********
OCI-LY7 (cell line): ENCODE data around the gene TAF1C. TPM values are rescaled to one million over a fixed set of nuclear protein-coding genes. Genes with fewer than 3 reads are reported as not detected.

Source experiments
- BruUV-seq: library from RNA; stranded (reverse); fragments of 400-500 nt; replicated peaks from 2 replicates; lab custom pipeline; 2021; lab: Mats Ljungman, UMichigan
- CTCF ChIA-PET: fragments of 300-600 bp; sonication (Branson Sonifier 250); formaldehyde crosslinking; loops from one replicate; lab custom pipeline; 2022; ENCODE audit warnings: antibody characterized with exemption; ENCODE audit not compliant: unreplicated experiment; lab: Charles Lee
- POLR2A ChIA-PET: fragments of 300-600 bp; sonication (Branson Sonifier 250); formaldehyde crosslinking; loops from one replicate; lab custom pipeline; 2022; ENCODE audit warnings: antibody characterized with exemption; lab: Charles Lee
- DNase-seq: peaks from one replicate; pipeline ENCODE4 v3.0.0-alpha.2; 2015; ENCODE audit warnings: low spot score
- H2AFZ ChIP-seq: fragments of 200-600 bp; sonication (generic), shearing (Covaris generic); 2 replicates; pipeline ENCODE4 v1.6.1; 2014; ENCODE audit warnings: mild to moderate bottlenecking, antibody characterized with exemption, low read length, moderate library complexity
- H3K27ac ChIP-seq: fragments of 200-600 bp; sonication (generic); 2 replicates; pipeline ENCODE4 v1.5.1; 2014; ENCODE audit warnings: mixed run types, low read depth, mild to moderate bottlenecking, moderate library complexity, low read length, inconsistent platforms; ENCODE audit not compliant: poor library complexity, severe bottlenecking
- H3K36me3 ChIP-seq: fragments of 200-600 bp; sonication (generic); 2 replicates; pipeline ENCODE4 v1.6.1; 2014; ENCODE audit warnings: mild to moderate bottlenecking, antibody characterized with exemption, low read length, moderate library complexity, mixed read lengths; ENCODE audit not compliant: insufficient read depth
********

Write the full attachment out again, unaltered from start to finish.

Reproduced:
OCI-LY7 (cell line): ENCODE data around the gene TAF1C. TPM values are rescaled to one million over a fixed set of nuclear protein-coding genes. Genes with fewer than 3 reads are reported as not detected.

Source experiments
- BruUV-seq: library from RNA; stranded (reverse); fragments of 400-500 nt; replicated peaks from 2 replicates; lab custom pipeline; 2021; lab: Mats Ljungman, UMichigan
- CTCF ChIA-PET: fragments of 300-600 bp; sonication (Branson Sonifier 250); formaldehyde crosslinking; loops from one replicate; lab custom pipeline; 2022; ENCODE audit warnings: antibody characterized with exemption; ENCODE audit not compliant: unreplicated experiment; lab: Charles Lee
- POLR2A ChIA-PET: fragments of 300-600 bp; sonication (Branson Sonifier 250); formaldehyde crosslinking; loops from one replicate; lab custom pipeline; 2022; ENCODE audit warnings: antibody characterized with exemption; lab: Charles Lee
- DNase-seq: peaks from one replicate; pipeline ENCODE4 v3.0.0-alpha.2; 2015; ENCODE audit warnings: low spot score
- H2AFZ ChIP-seq: fragments of 200-600 bp; sonication (generic), shearing (Covaris generic); 2 replicates; pipeline ENCODE4 v1.6.1; 2014; ENCODE audit warnings: mild to moderate bottlenecking, antibody characterized with exemption, low read length, moderate library complexity
- H3K27ac ChIP-seq: fragments of 200-600 bp; sonication (generic); 2 replicates; pipeline ENCODE4 v1.5.1; 2014; ENCODE audit warnings: mixed run types, low read depth, mild to moderate bottlenecking, moderate library complexity, low read length, inconsistent platforms; ENCODE audit not compliant: poor library complexity, severe bottlenecking
- H3K36me3 ChIP-seq: fragments of 200-600 bp; sonication (generic); 2 replicates; pipeline ENCODE4 v1.6.1; 2014; ENCODE audit warnings: mild to moderate bottlenecking, antibody characterized with exemption, low read length, moderate library complexity, mixed read lengths; ENCODE audit not compliant: insufficient read depth